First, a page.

The Toll

Rating: ⭐⭐.5
Author: Neal Shusterman
Genres: Science-fiction
Pub. date: Nov. 2019 (read Dec. 2019)
Series: Arc of a Scythe #3

Oh boy, this book. Holly Black’s Cruel Prince trilogy and Neal Shusterman’s Arc of a Sycthe trilogy both concluded around the same time and I read them one after the other. I had mixed feelings about all the previous books in both series. I liked them, but didn’t love them. While Holly Black’s conclusion totally shocked me in the best possible way, Neal Shusterman’s conclusion had the opposite effect.

I would actually give the edge to Shusterman’s first book over Black’s because while I also find his writing style kind of boring, his plot had a lot of depth and the first book made me think a lot about humanity, death, technology, and AI. While I’m fuzzy on the details of Thunderhead now (except for that crazy cliffhanger ending), it also raised a lot of interesting social commentary about different ways of thinking and how prejudice and power can corrupt and turn people against one another.

I thought Shusterman lost all of this in The Toll. This book was super long and inspired no critical thought from me. I don’t really understand why the Thunderhead decided to mark everyone as unsavoury and keep it that way and I felt like Shusterman totally abandoned his themes about AI and how involved they are in our life. The Thunderhead starts to become a sentient being, but I feel like it’s not really discussed in the book the impact that would have if our robots suddenly started feeling and how unlikely it is that society could recover from all-knowing robots suddenly having the ability to feel.

I felt like the plot totally went off the rails, with Shusterman trying to make this more of a blockbuster action story rather than the thoughtful, scary dystopian world he created in the first book. I also recently finished reading the Golden Compass series and I had similar thoughts about Philip Pullman’s final book in that both authors completely lost the subtlety of the first two books, which made for a much less interesting or impactful read. I felt like this book was self indulgent. The plot didn’t feel at all clever because nothing ever seemed to link together. While all our main characters do eventually end up in the same place, I felt like I was reading separate and unrelated storylines the entire book. Plus like, what was actually the point of it all?

SPOILERS AHEAD
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Honestly, the ending was just a huge disappointment for me. I feel like Shusterman avoided actually dealing with the monster he created in Goddard and I felt like it was cheap to just get rid of him with a random “fail safe” that basically just killed off all the scythes. Shusterman just used space travel to avoid the whole trauma of how you deal with death in a society that can no longer die. It was disappointing. I wanted a different kind of showdown between the new order scythes and the old order that better represented how the general population would feel about the whole thing. The general population would still hugely outnumber scythes and I would have like to see more of a revolution from them. The Thunderhead marked everyone unsavoury – I feel like they would be pissed off and revolt. Plus the whole idea of new vs. the old and different trains of thought leading to extremism is so relevant to our society today, I would really have liked to see these themes developed in a way that was more relatable than space travel.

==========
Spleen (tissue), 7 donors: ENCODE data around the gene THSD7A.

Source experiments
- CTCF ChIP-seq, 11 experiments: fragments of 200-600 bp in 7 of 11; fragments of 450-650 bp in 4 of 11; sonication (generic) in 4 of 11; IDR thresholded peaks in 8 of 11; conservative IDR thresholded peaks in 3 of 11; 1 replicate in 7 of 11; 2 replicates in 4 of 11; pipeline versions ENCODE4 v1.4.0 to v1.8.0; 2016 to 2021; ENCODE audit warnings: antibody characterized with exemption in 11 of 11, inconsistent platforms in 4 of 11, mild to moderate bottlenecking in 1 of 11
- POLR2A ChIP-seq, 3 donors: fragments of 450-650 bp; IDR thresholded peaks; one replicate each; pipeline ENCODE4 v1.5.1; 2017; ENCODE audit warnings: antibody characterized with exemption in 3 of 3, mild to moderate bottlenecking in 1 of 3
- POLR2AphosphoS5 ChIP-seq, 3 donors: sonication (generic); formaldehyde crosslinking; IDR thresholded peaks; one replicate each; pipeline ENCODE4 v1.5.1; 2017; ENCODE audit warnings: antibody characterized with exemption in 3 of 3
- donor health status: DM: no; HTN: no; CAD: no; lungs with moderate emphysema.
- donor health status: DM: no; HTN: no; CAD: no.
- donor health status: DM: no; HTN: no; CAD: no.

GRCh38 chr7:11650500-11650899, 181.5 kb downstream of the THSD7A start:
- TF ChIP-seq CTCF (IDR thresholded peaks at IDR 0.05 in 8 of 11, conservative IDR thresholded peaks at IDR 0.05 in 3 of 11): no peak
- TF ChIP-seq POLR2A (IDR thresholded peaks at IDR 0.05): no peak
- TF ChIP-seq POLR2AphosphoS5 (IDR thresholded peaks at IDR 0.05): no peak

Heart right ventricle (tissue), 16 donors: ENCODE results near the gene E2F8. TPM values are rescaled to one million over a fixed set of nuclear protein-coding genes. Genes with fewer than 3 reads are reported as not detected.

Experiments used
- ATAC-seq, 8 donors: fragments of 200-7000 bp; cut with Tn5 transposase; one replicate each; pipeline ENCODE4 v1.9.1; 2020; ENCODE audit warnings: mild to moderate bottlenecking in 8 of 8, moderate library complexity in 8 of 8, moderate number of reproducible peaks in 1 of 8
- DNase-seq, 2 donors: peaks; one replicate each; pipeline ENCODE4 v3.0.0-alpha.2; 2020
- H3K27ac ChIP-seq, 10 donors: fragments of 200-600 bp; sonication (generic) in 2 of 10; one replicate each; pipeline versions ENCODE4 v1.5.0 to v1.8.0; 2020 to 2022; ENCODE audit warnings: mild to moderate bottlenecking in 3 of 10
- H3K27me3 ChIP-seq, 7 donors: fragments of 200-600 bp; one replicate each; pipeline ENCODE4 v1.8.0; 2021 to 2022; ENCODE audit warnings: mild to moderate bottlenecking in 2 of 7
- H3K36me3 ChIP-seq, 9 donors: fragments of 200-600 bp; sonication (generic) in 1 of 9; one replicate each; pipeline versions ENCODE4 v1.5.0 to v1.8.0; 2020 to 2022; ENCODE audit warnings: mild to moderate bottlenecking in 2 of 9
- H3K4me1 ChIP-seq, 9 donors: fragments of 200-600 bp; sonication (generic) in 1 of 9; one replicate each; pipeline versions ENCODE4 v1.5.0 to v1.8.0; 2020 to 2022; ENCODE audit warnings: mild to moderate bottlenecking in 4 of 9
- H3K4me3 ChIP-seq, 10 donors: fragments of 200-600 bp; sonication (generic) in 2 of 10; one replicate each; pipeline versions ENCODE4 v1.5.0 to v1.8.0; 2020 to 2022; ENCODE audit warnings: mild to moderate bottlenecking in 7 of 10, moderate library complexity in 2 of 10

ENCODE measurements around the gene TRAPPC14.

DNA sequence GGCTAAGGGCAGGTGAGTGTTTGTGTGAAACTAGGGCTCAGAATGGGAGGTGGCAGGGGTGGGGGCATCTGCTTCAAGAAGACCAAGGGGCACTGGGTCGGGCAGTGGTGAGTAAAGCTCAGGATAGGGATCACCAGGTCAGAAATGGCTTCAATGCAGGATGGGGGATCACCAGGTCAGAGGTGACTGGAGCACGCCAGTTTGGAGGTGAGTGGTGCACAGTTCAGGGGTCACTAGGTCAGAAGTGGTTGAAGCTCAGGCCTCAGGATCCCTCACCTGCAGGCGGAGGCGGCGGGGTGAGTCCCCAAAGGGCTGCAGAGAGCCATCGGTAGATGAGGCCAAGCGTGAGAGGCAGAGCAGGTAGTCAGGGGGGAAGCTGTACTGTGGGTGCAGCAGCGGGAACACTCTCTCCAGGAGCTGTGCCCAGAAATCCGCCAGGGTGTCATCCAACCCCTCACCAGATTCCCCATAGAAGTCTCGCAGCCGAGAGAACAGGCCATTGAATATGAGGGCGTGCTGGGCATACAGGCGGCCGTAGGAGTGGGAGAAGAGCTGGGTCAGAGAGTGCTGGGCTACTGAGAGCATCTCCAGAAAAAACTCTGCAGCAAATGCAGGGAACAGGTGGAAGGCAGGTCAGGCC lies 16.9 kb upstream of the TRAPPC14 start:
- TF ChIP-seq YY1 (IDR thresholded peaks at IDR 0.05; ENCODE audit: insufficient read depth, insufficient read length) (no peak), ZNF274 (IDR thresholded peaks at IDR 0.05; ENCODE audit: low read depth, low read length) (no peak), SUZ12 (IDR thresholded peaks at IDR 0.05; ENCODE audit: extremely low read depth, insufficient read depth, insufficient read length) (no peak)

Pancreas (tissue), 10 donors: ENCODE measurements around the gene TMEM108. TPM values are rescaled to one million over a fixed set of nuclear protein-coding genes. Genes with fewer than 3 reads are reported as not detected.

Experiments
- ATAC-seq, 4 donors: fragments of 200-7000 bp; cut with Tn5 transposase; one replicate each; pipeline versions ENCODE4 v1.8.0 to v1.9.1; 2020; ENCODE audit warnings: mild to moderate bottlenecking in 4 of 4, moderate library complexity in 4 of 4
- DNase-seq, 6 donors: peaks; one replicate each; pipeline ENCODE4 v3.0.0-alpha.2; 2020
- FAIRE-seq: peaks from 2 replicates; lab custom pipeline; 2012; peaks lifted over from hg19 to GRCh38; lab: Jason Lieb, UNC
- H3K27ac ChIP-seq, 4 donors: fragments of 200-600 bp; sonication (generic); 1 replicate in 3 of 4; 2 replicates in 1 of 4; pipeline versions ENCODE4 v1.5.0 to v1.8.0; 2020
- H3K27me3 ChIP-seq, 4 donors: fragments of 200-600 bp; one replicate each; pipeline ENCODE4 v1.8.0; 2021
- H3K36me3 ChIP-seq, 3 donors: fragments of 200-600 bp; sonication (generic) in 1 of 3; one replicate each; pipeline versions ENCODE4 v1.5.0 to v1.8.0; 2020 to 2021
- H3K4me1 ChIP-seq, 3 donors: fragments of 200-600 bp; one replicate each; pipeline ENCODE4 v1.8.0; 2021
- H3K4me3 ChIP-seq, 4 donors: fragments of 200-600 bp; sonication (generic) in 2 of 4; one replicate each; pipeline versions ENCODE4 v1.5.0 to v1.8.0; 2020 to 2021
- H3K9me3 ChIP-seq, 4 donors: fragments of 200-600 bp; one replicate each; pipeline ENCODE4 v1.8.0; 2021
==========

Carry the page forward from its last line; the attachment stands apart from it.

Anyways, this was never my favourite series, but I’m impressed that I actually saw it through when I’ve since given up on better fantasy series. Overall, a very disappointing ending and I’m relieved to just be done with it.

Recursion

Rating:
Author: Blake Crouch
Genres: Science fiction, Thriller
Pub. date: Jun. 2019 (read Oct. 2019)

Okay, I need to get my thoughts down about this book before I start to forget them! Recursion was my book club’s pick for October and I was pretty excited to read it because we also read Dark Matter together a few years ago and all really liked it. I really hadn’t wanted to read Dark Matter, but I ended up loving it, so I was cautiously optimistic about Recursion.

I am going to have to give the edge to Dark Matter, but Recursion takes you along the same wild ride as Dark Matter does. Crouch writes this really interesting blend of sci-fi and thriller, which I think works really well. His plotlines are totally f-ed up, but embody everything that makes for a great I-cant-put-this-book-down read. They have lots of mind-bending science and crazy plot twists, but also maintain a nice balance of emotional depth and characterization. It’s easy to get caught up in the science, but Crouch always grounds his characters through their relationships and it makes for a much more compelling read.

I think it’s best to go into Dark Matter and Recursion blind, but if you want a small synopsis, Recursion basically looks at memory functions – how we remember (or don’t remember) things and how those memories impact our personal well being and understanding of time. What would happen if we could record and map our memories? Would it help people who suffer from diseases like Alzheimer’s, or does it have the potential to completely warp our sense of time and space.

I did really like this book – it has a strong start, it’s very engaging, and it’s definitely hard to put down. But I ultimately decided to give it 3 stars instead of 4 because I struggled with the last third of the plot, which I found numbingly repetitive, and I thought the ending had some major plot holes.